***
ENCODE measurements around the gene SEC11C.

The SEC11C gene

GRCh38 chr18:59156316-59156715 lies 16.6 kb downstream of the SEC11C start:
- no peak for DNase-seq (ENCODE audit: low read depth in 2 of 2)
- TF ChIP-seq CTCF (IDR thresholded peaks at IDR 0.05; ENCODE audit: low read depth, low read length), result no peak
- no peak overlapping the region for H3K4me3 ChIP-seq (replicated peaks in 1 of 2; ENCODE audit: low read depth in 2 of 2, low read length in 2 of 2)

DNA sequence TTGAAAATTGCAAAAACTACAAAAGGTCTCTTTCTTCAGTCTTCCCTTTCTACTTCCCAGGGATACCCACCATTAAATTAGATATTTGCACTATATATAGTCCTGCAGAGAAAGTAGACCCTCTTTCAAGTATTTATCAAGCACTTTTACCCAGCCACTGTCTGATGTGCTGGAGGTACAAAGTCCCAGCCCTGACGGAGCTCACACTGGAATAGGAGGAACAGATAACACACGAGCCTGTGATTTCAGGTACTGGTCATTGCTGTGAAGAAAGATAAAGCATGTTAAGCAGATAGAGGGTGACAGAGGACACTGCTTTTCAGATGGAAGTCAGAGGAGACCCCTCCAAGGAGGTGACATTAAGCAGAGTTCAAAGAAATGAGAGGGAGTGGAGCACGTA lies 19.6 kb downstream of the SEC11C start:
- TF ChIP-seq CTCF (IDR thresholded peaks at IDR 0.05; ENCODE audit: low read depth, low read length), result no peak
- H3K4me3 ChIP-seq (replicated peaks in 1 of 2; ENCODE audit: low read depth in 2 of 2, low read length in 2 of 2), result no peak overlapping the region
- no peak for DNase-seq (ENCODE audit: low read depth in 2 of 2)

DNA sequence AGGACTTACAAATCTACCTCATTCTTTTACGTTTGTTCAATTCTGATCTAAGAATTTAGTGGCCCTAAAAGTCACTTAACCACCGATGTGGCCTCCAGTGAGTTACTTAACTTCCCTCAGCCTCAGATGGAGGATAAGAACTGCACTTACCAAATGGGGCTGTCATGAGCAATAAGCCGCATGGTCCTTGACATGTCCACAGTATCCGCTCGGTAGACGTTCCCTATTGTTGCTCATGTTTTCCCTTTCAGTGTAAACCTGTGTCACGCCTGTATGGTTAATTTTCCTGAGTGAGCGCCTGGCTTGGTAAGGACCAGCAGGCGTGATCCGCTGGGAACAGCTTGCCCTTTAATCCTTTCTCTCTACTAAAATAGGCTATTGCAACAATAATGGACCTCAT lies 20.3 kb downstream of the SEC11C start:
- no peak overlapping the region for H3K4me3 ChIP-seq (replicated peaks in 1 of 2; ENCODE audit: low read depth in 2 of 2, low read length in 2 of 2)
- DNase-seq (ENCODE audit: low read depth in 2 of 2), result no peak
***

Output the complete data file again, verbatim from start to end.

ENCODE measurements around the gene SEC11C.

The SEC11C gene

GRCh38 chr18:59156316-59156715 lies 16.6 kb downstream of the SEC11C start:
- no peak for DNase-seq (ENCODE audit: low read depth in 2 of 2)
- TF ChIP-seq CTCF (IDR thresholded peaks at IDR 0.05; ENCODE audit: low read depth, low read length), result no peak
- no peak overlapping the region for H3K4me3 ChIP-seq (replicated peaks in 1 of 2; ENCODE audit: low read depth in 2 of 2, low read length in 2 of 2)

DNA sequence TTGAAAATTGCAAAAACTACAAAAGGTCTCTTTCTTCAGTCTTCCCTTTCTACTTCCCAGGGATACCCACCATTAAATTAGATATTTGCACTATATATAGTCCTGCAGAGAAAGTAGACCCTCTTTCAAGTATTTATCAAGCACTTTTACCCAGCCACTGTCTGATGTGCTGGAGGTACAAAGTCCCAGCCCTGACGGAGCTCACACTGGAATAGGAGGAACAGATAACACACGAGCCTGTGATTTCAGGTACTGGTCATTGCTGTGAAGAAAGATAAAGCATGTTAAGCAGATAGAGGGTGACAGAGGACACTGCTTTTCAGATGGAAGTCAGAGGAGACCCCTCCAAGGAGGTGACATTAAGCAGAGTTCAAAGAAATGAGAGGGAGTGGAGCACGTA lies 19.6 kb downstream of the SEC11C start:
- TF ChIP-seq CTCF (IDR thresholded peaks at IDR 0.05; ENCODE audit: low read depth, low read length), result no peak
- H3K4me3 ChIP-seq (replicated peaks in 1 of 2; ENCODE audit: low read depth in 2 of 2, low read length in 2 of 2), result no peak overlapping the region
- no peak for DNase-seq (ENCODE audit: low read depth in 2 of 2)

DNA sequence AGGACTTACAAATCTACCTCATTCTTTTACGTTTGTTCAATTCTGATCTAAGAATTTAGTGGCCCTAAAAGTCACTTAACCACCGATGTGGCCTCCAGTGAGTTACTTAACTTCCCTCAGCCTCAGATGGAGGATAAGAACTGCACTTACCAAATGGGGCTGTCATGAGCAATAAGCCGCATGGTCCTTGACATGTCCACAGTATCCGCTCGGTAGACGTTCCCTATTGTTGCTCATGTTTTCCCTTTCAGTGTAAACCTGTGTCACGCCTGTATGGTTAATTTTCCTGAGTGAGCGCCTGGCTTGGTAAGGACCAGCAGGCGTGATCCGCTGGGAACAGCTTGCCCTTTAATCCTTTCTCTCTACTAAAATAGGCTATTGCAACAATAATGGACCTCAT lies 20.3 kb downstream of the SEC11C start:
- no peak overlapping the region for H3K4me3 ChIP-seq (replicated peaks in 1 of 2; ENCODE audit: low read depth in 2 of 2, low read length in 2 of 2)
- DNase-seq (ENCODE audit: low read depth in 2 of 2), result no peak